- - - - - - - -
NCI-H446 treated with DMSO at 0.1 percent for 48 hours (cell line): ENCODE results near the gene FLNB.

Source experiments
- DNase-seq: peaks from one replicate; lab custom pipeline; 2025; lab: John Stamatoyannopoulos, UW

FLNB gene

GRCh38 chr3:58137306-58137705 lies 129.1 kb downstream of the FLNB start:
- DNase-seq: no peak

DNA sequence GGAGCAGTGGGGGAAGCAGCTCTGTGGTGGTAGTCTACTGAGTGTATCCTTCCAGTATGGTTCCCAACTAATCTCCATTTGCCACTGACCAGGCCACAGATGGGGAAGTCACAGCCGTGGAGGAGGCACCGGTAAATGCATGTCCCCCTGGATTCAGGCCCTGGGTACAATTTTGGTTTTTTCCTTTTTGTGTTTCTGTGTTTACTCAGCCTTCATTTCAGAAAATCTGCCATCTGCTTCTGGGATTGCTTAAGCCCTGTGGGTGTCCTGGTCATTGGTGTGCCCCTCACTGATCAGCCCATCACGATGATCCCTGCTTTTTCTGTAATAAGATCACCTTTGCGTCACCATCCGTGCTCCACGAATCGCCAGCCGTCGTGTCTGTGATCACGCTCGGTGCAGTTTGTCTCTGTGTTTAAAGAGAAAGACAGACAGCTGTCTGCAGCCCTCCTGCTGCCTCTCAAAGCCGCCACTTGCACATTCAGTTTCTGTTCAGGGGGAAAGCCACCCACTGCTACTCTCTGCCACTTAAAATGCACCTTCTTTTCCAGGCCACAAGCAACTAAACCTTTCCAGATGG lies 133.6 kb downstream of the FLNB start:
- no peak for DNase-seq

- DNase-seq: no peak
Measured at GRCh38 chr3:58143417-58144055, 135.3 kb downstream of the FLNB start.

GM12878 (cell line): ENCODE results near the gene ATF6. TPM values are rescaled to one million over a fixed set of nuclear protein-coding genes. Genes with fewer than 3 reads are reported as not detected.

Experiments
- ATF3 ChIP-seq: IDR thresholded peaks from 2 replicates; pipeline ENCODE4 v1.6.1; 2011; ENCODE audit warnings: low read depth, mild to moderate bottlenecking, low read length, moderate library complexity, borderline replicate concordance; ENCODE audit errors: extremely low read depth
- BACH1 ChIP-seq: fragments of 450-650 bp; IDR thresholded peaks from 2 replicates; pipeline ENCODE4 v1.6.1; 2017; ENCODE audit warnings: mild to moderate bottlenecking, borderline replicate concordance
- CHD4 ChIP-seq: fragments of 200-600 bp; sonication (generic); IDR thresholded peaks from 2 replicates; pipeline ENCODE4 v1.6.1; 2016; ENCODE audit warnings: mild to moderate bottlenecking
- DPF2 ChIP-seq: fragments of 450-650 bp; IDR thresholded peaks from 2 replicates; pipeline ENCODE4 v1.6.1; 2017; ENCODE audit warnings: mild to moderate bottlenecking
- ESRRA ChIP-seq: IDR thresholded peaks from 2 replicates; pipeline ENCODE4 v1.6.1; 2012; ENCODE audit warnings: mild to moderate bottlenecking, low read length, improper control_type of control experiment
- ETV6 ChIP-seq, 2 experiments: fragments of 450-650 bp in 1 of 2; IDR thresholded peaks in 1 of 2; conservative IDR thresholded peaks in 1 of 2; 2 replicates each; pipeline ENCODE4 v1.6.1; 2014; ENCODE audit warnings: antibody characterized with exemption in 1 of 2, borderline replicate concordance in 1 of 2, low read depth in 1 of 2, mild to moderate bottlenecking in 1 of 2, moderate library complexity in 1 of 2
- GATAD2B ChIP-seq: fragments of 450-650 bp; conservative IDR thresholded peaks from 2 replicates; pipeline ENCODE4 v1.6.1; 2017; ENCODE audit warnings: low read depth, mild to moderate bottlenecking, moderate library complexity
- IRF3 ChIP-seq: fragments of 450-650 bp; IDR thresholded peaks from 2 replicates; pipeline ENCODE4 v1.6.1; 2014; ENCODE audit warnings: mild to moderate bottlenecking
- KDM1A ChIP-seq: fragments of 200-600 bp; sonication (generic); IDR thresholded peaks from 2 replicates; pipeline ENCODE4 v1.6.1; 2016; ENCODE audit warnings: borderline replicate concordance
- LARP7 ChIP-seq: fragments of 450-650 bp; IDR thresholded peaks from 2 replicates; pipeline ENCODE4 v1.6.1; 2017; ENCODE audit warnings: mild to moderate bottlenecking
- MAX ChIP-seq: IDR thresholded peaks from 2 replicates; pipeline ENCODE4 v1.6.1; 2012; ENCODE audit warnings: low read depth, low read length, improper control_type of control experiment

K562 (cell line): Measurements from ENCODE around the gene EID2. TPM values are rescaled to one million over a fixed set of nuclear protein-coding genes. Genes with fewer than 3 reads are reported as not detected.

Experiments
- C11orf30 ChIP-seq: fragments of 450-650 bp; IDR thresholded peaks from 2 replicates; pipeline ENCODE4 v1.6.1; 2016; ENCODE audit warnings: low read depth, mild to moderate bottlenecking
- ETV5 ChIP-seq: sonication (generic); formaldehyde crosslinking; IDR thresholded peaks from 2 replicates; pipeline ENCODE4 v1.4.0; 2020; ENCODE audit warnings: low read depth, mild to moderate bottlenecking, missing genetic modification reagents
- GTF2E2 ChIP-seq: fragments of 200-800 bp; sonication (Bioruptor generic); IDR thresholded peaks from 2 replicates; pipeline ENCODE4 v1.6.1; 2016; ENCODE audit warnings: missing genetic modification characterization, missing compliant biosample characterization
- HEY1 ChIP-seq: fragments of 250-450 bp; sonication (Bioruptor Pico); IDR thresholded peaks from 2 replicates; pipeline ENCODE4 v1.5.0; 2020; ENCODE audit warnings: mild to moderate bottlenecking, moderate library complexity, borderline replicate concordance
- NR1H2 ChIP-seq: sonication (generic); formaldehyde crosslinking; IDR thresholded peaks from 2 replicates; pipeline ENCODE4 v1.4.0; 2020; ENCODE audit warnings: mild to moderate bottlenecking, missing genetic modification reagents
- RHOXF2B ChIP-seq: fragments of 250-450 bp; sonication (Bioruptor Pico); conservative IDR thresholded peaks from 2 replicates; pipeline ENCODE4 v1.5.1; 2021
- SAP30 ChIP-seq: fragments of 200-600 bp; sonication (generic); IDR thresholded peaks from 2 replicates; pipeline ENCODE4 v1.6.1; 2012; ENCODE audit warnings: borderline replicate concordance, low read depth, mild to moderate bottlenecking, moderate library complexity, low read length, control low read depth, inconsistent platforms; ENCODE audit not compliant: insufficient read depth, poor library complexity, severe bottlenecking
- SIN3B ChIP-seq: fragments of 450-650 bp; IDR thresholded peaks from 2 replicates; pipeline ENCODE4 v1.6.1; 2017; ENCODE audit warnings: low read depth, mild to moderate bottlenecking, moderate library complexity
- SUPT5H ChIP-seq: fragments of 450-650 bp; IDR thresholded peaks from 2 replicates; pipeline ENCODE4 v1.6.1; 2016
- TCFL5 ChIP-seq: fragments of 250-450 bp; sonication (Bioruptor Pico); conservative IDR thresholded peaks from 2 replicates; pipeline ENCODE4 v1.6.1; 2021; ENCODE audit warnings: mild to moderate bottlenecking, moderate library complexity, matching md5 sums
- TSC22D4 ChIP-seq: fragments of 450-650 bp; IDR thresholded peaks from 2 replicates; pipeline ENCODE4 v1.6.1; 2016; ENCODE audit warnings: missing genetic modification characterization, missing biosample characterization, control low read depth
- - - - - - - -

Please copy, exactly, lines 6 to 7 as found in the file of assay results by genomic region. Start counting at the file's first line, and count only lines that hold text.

- DNase-seq: no peak

DNA sequence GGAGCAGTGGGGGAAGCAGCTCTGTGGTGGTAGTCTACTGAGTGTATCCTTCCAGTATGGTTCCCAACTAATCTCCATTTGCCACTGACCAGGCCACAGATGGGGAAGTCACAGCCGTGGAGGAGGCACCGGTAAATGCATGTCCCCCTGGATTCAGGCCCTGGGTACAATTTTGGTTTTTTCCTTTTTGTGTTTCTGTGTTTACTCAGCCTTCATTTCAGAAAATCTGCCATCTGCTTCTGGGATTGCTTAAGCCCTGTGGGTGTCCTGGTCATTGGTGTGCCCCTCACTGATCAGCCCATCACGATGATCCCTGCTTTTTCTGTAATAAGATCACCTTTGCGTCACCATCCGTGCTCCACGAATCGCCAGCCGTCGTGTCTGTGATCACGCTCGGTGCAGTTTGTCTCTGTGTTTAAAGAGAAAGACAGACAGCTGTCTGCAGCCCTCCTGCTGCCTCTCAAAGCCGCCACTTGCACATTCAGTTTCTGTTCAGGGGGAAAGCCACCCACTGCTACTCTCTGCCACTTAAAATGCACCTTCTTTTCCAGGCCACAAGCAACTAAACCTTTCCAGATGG lies 133.6 kb downstream of the FLNB start: